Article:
My Cold, Dark Soul

Lately I’ve been listening to podcasts. I spend a lot of time in the car or  on the train or walking from Grand Central to my office. I’m bored with all of my music and harbor a deep hatred of listening to radio commercials. It’s the plight of a commuter, I suppose: suffer in silence or listen to Closer by the Chainsmokers for the fortieth time that day?

Enter podcasts, entertaining weary travelers since narrative audio became trendy and everyone from your hair stylist to your nerdy coworker started talking into a microphone and publishing it on the internet. I gravitate toward the health and wellness podcasts, seeking inspiration for my own wellness journey. I happened across one the other day that I haven’t been able to stop listening to: The Balanced Blonde‘s Soul on Fire podcast. Each week, Jordan Younger explores what sets her guests’ souls on fire. How did they turn their passions into careers? How are they living their happiest and healthiest lives? What advice do they have for others seeking to set their souls on fire?

So, naturally, I started to wonder what sets my soul on fire. The first red flag should have been that I had to wonder and it didn’t come immediately to mind like, “of course, French Bulldogs set my soul on fire and I should start a day care for French Bulldogs because that will be incredibly fulfilling.” Sure, I adore French Bulldogs more than the average person, but they still rank among one of the many things in life that just make me happy. I smile big and gush over their cuteness and stop my commute in the middle of Fifth Ave to awkwardly snap a picture of a stranger’s dog, but they aren’t a passion that fuels my life.

The second red flag was when I started trying to force passions. I like to cook and bake. Maybe I should own a bakery. A healthy bakery. People would line up for my kale brownies. I think I’ll open a bakery.

Maybe I need to change up what I’m going to grad school for. I’ve been reading about health and wellness for two weeks and I’m super into it. Perhaps I will study to be a nutritionist.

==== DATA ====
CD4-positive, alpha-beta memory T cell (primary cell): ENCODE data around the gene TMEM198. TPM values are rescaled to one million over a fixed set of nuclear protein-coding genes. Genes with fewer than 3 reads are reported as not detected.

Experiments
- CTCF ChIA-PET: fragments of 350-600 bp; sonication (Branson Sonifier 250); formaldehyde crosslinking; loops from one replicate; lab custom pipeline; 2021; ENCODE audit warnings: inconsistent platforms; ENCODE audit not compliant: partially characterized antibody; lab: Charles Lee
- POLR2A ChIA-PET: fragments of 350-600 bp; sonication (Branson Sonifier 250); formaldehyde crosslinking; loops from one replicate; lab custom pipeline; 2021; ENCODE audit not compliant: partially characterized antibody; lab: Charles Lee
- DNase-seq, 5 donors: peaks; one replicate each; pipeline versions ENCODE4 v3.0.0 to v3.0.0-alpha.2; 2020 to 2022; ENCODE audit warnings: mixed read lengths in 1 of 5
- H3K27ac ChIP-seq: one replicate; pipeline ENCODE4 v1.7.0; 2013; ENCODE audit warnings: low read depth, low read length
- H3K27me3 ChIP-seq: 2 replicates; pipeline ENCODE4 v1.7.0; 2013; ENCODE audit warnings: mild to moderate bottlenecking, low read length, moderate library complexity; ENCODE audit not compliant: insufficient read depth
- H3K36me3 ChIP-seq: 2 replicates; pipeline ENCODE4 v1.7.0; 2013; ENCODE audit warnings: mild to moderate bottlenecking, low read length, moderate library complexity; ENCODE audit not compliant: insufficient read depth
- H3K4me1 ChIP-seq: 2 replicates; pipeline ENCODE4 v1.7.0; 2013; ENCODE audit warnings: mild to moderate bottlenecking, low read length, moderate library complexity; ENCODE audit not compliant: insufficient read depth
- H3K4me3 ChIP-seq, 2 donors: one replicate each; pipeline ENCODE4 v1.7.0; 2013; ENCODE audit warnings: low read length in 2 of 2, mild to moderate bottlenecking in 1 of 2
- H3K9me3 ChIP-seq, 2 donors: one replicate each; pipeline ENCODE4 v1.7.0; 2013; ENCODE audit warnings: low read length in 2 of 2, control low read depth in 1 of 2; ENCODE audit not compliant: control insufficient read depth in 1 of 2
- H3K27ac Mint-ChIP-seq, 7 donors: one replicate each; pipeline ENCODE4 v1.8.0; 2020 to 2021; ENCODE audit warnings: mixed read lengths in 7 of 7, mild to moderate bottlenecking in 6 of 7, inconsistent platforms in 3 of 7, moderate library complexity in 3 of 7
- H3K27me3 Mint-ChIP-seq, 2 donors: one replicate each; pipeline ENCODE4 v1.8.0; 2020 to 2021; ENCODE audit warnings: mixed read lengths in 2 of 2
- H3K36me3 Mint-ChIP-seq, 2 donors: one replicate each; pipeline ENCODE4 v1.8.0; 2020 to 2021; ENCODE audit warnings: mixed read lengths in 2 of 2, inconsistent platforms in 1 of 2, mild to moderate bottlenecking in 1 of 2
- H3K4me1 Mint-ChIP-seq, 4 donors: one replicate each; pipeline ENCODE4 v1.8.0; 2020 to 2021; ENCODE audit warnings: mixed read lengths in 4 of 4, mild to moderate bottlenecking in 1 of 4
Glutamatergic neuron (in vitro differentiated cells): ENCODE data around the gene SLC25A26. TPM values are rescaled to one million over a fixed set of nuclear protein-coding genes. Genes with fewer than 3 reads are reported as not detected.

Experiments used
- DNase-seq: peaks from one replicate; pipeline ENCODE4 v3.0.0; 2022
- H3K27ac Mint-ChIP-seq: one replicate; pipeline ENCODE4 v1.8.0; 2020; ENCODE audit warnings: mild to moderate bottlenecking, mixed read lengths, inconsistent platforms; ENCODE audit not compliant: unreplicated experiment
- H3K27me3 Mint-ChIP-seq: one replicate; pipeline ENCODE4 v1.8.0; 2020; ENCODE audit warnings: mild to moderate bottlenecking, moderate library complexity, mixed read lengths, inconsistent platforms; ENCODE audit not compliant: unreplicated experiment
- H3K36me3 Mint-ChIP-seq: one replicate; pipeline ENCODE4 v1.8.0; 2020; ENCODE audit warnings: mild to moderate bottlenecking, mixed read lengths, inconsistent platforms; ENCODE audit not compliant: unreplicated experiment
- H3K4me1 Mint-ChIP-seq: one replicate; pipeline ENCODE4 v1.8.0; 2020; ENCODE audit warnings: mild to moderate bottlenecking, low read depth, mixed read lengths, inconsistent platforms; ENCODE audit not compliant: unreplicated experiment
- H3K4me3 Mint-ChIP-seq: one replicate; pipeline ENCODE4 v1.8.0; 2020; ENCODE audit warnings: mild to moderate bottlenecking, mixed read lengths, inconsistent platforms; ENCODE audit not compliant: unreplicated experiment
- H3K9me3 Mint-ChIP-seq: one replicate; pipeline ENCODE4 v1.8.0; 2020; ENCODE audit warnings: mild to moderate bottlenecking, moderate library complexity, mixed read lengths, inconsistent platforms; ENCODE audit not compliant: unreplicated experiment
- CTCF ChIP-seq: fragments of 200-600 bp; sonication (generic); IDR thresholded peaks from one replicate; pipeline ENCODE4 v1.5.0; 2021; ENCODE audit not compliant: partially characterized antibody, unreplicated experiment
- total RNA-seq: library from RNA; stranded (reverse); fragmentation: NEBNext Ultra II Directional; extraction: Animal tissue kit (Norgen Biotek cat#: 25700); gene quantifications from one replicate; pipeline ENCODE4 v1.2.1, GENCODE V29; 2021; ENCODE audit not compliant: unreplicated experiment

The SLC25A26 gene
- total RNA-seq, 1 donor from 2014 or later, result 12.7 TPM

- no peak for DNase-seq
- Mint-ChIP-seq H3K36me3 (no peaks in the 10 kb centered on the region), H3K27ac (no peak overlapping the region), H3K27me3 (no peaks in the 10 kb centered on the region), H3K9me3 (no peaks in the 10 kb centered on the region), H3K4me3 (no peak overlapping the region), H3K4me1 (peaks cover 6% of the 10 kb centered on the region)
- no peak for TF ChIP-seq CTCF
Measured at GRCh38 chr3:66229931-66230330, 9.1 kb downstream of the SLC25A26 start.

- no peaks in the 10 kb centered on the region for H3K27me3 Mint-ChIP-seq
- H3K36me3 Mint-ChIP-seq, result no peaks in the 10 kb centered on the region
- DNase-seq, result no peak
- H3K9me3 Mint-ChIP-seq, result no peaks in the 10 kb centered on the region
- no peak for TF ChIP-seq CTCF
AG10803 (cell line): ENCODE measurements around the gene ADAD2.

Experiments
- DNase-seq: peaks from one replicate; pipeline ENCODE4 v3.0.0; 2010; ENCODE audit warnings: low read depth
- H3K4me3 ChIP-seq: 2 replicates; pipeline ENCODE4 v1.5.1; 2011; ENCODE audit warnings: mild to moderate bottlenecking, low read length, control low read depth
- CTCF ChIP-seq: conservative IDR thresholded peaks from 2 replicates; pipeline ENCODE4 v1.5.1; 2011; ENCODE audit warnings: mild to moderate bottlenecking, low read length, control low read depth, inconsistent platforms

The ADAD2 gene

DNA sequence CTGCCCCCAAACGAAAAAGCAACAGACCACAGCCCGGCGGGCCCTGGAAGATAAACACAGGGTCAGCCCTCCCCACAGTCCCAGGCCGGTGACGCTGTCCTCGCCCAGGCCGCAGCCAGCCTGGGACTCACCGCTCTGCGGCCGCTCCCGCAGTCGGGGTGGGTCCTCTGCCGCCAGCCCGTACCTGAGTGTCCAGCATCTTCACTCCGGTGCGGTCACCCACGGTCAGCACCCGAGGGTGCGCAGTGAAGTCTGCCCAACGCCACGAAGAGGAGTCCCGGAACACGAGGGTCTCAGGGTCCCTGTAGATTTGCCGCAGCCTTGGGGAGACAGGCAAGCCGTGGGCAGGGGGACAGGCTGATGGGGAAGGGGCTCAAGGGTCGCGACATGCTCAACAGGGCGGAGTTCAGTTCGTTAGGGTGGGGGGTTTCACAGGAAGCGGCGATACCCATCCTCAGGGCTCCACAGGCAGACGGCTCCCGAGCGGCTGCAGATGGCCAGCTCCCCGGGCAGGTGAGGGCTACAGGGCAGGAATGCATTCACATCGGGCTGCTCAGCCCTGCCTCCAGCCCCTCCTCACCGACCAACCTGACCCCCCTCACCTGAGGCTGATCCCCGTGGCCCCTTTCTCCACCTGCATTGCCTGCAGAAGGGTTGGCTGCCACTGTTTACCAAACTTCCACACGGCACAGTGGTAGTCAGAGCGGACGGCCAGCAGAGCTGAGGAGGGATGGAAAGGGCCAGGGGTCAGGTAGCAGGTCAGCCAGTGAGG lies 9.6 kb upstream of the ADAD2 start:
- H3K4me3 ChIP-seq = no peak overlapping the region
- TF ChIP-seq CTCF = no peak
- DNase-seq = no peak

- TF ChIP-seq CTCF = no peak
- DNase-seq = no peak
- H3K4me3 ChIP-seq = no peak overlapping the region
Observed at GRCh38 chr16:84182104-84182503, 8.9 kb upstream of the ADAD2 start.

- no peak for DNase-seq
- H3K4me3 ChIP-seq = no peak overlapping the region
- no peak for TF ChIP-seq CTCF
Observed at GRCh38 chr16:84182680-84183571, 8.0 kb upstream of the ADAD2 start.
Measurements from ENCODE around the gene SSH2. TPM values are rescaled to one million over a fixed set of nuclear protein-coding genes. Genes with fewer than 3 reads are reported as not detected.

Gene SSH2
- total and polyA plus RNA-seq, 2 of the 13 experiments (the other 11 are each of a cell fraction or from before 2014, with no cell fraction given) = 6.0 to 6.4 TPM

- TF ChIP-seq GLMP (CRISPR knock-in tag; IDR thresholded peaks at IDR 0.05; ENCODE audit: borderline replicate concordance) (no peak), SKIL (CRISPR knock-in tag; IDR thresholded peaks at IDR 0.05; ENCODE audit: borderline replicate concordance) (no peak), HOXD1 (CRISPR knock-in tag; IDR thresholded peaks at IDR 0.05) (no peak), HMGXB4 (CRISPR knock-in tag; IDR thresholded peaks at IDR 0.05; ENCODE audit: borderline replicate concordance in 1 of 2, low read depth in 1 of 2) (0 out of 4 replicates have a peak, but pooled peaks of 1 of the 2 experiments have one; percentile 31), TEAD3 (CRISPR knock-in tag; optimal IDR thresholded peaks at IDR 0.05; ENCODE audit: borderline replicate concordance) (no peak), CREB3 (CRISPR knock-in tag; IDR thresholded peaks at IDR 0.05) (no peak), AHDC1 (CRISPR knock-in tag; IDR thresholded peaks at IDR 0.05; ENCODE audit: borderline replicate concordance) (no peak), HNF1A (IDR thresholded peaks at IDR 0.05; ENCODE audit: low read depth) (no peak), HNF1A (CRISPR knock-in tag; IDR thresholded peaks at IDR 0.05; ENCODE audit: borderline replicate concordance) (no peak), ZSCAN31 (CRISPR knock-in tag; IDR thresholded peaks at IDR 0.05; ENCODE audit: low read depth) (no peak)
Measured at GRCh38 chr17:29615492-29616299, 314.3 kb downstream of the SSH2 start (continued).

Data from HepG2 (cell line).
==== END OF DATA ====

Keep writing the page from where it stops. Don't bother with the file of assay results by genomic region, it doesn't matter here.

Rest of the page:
I’ve only just accomplished standing in tree pose for ten seconds without losing my balance. I think I’ll teach yoga.

I wound up frustrated when each impractical bubble popped shortly after they formed. Why wasn’t there anything that set my soul on fire? Was I doomed to wander this earth with a cold and dark soul?

I don’t know what sets my soul on fire . . . yet. I do know that writing makes me happy and I’ve sincerely missed it. I let myself get consumed with life and forgot to make time for it. Maybe writing is a passion I haven’t fully let myself explore yet or maybe I’m still figuring things out. Maybe blogging will help me do that.

What does that mean for Rambleathon? 

The blog has changed a lot since I started it way back in 2014. It began as a writing blog as I was finishing undergrad. In 2015 it transitioned into a humor/random anecdote blog (if that’s a thing) and I didn’t touch it in 2016 because writer’s block kicked in and I felt too pressured to come up with “funny” things to write about.

So now my blog has no labels. It is not a lifestyle blog or a writing blog or a humor blog or a health and wellness blog. It’s all of the above and none of the above. Feel free to follow along if you want. If you feel so inclined, comment and tell me what sets your soul on fire?

Unless I’ve just asked a question you can’t answer and you, like me, are now going through an existential crisis. For that, I am sorry.


The Adventures of Maple Leaf Lady

I feel like I would be a clumsy superhero if I were one. I’ve given this a lot of thought.


I would probably get my powers in a very Peter Parker way. As in I would acquire them accidentally and they would likely be better suited for just about anyone else. I’m thinking it would be something like fortuitously ingesting maple syrup that came from a radioactive maple tree. It would happen casually at Sunday morning brunch between mimosas and gossip and then I would wake up Monday morning with maple powers.


Of course maple powers would be strange and nearly useless super powers—essentially I would be just as useful as Aquaman. Maple powers would hypothetically involve sticky hands and feet so I would have the ability to climb walls and trees and tall buildings. I would also probably be able to throw maple syrup from my hands and stop bad guys in their tracks. The syrup would also make a nice gag for when super villains get too chatty and you’re just like, “shut up already, we all know this isn’t going to end well for you”. Unlike Spiderman I’m sure that dexterity would not accompany my newfound powers. Not even extra ordinary skills could make me graceful.